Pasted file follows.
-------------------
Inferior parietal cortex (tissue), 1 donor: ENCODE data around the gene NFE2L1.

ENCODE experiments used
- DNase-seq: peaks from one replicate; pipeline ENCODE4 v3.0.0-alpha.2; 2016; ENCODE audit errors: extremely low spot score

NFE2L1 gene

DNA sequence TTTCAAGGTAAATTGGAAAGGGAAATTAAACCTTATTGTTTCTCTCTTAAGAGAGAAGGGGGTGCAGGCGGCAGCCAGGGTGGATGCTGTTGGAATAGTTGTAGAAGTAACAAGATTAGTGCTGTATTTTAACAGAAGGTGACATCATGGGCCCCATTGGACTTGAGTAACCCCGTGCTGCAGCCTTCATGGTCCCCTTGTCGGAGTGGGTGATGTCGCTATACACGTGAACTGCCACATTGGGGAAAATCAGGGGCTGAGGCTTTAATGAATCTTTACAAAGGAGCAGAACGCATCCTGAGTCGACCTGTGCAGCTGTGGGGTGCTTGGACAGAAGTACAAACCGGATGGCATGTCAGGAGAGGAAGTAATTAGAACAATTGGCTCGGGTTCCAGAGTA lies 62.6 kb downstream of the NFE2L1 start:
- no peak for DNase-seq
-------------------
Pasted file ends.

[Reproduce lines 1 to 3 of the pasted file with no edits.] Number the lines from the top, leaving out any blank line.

Inferior parietal cortex (tissue), 1 donor: ENCODE data around the gene NFE2L1.

ENCODE experiments used
- DNase-seq: peaks from one replicate; pipeline ENCODE4 v3.0.0-alpha.2; 2016; ENCODE audit errors: extremely low spot score